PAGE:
05 Oct Should I exercise on both a treadmill and an exercise bike?
How long should I spend on each one of them?
By AARON DORKSEN – 3G Cardio Fitness Editor
Which is better to exercise on – a treadmill or an exercise bike?
My answer without hesitation is BOTH. As for how long you should use these machines, read on but remember that one size doesn’t fit all.
Generally speaking, running on a treadmill will burn more calories and work your muscles more in a shorter period of time than using an exercise bike.
However, if you aren’t able to run very fast, or run at all, then it’s entirely possible that you could get a better workout on an exercise bike.
PROS AND CONS
*Feel the burn – According to topfitnessmag.com, an average-sized adult can burn 90 more calories in a half-hour on a treadmill than on an exercise bike.
“A 30 minute treadmill running session at 6 mph for a 155 pound adult will burn around 350 calories,” topfitnessmag.com reported. “The same size adult will burn around 260 calories in 30 minutes on a Spin bike at a steady pace.”
However, if you are able to keep up with the pace at a spin class, or even come close, you might actually burn more calories than running at 6 mph on a treadmill.
“A Spinning class is much more intense so you can expect to burn anywhere from 400-600 calories if you push yourself,” topfitnessmag.com stated.
From Woman.thenest.com: “A 160-pound person can burn over 600 calories per hour at the leisurely pace of 5 mph (in a spinning class). Increase the speed to 8 mph and that figure jumps to over 800 per hour.”
*Interval training – Interval training is a fantastic way to maximize your workout on a treadmill or exercise bike. (NOTE: Check with a doctor before starting an interval training program).
Mayoclinic.org defines interval training as, “simply alternating short bursts (approximately 30 seconds) of intense activity with longer intervals (three to four minutes) of less intense activity.”
Once you’re in better shape, you can stretch out the hard part of the interval training for longer durations. For example, you might run for five minutes and walk for two and repeat.
Or, you might run hard for 3 minutes and then jog slower for one minute and repeat. The same things can be done on an exercise bike, riding hard for bursts and then going slower.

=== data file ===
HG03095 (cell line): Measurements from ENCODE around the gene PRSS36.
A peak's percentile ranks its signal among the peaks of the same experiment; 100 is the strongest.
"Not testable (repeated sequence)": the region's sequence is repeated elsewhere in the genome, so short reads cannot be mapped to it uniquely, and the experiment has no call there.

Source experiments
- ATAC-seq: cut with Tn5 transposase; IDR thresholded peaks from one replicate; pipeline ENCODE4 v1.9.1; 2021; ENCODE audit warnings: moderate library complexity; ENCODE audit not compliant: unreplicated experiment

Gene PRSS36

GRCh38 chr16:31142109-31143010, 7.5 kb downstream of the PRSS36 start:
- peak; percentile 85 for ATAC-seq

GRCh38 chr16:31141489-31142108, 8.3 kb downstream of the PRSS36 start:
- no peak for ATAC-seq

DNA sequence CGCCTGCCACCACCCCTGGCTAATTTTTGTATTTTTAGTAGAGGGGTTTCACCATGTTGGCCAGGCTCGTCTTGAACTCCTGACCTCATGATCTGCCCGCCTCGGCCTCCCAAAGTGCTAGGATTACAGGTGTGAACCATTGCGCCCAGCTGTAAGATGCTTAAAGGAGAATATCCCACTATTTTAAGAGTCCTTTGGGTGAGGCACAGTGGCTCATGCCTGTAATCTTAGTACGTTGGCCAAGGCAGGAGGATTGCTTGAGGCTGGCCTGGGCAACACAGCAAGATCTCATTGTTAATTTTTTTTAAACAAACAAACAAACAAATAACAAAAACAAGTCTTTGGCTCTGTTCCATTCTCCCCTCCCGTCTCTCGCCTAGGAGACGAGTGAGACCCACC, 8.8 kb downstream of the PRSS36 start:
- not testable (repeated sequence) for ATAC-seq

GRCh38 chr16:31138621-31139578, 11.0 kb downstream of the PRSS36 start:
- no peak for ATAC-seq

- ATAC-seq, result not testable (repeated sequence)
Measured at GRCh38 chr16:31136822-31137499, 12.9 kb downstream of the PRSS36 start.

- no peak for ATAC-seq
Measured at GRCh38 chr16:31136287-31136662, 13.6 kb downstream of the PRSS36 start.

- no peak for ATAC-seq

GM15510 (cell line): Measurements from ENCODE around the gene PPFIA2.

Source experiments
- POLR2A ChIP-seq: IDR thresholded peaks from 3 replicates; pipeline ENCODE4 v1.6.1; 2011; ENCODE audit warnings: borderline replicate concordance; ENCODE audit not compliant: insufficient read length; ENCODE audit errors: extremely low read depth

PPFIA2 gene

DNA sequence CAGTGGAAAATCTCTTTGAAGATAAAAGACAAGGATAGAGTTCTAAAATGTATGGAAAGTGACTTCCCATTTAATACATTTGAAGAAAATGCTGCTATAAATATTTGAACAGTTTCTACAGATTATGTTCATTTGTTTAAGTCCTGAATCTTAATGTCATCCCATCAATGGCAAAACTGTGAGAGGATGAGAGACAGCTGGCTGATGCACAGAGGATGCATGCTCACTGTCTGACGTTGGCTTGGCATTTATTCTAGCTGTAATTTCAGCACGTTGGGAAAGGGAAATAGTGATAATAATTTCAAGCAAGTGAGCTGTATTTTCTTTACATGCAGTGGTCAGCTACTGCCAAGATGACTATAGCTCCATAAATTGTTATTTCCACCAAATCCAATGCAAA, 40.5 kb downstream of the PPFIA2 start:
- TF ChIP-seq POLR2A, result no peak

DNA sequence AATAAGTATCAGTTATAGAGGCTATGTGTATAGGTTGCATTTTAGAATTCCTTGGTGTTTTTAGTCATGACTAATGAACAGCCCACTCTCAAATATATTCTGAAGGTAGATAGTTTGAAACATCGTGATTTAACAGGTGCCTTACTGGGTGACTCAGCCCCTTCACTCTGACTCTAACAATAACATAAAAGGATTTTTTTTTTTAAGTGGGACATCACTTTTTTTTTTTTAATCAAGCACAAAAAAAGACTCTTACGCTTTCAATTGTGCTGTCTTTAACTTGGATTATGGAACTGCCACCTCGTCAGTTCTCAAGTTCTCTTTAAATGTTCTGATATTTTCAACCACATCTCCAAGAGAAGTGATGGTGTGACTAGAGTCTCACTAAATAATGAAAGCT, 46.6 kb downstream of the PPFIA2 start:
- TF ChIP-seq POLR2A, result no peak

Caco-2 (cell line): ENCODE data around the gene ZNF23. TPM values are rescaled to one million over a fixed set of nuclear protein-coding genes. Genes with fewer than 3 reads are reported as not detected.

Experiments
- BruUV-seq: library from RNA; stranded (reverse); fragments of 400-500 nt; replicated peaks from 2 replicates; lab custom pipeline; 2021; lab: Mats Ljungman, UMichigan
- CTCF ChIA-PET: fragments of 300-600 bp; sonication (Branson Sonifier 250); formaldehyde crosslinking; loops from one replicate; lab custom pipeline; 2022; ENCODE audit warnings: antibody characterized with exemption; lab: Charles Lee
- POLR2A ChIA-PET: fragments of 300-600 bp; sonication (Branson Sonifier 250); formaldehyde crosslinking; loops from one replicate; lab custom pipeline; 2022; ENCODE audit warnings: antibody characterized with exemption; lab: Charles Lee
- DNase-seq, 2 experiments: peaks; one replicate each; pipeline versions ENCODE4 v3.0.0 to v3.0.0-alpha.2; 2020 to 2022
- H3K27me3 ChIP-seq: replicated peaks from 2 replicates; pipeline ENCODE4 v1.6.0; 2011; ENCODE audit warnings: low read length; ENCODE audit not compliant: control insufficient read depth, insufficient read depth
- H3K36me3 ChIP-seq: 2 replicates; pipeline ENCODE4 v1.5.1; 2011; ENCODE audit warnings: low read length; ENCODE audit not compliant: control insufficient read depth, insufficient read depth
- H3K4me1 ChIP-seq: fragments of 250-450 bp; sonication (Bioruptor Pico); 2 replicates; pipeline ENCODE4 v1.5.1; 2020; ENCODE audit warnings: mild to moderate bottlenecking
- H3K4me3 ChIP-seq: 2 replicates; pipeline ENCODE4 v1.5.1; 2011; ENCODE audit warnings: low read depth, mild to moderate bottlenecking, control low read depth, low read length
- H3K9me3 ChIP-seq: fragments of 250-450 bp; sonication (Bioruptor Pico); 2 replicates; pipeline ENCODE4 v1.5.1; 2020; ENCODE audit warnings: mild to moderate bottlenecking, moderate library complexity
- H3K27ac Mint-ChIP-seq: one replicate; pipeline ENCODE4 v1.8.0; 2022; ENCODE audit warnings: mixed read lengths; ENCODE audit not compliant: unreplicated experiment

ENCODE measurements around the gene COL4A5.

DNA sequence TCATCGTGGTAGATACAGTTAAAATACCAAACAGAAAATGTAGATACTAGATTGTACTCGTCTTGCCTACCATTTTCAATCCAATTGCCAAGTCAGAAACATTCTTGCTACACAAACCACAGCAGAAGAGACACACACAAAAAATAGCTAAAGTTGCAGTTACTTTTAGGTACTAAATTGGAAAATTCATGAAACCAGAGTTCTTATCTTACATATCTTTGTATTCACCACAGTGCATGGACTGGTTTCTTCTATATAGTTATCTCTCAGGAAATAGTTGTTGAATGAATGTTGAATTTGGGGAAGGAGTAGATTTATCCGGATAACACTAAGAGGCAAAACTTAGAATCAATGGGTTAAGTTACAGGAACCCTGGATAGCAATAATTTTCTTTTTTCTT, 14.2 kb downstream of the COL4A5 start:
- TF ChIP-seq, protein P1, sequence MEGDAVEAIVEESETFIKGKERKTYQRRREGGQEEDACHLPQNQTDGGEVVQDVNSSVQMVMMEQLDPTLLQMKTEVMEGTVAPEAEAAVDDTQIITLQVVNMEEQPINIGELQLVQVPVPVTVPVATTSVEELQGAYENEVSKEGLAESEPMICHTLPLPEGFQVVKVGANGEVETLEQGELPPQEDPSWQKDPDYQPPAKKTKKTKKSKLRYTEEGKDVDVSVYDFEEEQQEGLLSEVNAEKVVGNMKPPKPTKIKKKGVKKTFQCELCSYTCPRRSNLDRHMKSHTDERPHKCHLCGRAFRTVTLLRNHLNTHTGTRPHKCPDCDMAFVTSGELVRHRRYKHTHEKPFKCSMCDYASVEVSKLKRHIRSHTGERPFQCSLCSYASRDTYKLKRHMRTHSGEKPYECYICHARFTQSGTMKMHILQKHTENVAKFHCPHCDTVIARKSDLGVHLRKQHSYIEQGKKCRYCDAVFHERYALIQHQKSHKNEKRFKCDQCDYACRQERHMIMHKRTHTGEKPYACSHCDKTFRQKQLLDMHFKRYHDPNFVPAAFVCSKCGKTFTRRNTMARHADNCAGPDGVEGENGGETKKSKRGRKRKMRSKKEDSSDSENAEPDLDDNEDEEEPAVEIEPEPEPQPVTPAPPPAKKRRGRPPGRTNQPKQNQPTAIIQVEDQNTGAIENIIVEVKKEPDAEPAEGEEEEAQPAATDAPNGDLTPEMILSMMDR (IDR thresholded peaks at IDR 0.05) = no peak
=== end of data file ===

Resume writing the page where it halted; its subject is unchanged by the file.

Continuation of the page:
I talked to a chiropractor recently who told me that he recommends interval training for runners because it’s easier on the joints than just going out and running for 15-20 minutes without walking at all. He’s a former cross country runner, but now in his 50s actually does interval training himself, running for parts of the workout and then walking for other stretches.
*Proceed with caution – If you’ve experienced pain in the knees, hips, ankles, etc., a weight-bearing exercise like running on a treadmill should be done with caution. If that’s the case, using an exercise bike might be the best choice.
Biking isn’t without risks, too. You can strain your back and hips if done wrong. Make sure to keep a neutral spine position, rather than curving or arching your lower back.
Whether you use a treadmill or bike, make sure to stretch out before and after.
SOMETHING IN COMMON
What’s great about having both a treadmill and exercise bike in your gym is that they can both be used in a controlled, safe environment whenever you want.
If these machines are in your home gym, you don’t have to worry about weather or safety issues outside, or annoying people at a public gym. You can control everything in your gym, from the temperature, to the TV or music.
There are great options for treadmills and exercise bikes to fit all workout needs at a variety of price points.
One brand that really stands out is 3G Cardio, which has award-winning treadmills and exercise bikes. They are health club quality for people who need to follow a household budget.
I like to warm up and cool down on an exercise bike. I think it’s great for loosening before stretching and then I run.
You should also consider cross training. It’s a great way to keep the body fresh and lose weight.
Topfitnessmag.com gives the following example of cross training: “Monday might be running while Wednesday could be spinning then back to running on Friday. Throwing in a bit of swimming, too, can maximize the rewards you get across your whole body. Those who only run may tend to develop knee problems, where as those who only Spin can develop poor posture and tight hips from the forward lean. So the answer may be to mix them up.”
That’s great advice!
The best tip I can add in conclusion is to use both a treadmill and exercise bike and find a workout that fits your body type and goals. It’s Ok to be a little sore after a workout, but if you’re so sore that you can’t exercise for a week after you need to change what you’re doing.
The best workout plan is one that you can sustain and improve upon over the long haul. When it comes to exercising, consistency is the key and using both a treadmill and exercise bike is a great way to maximize your potential.
NOTE: Consult a doctor or certified fitness trainer before starting any new workout program to determine if it’s right for your needs. This is especially true if you (or your family) have a history of high blood pressure or heart disease. If you experience faintness, dizziness, pain or shortness of breath at any time while exercising you should stop immediately.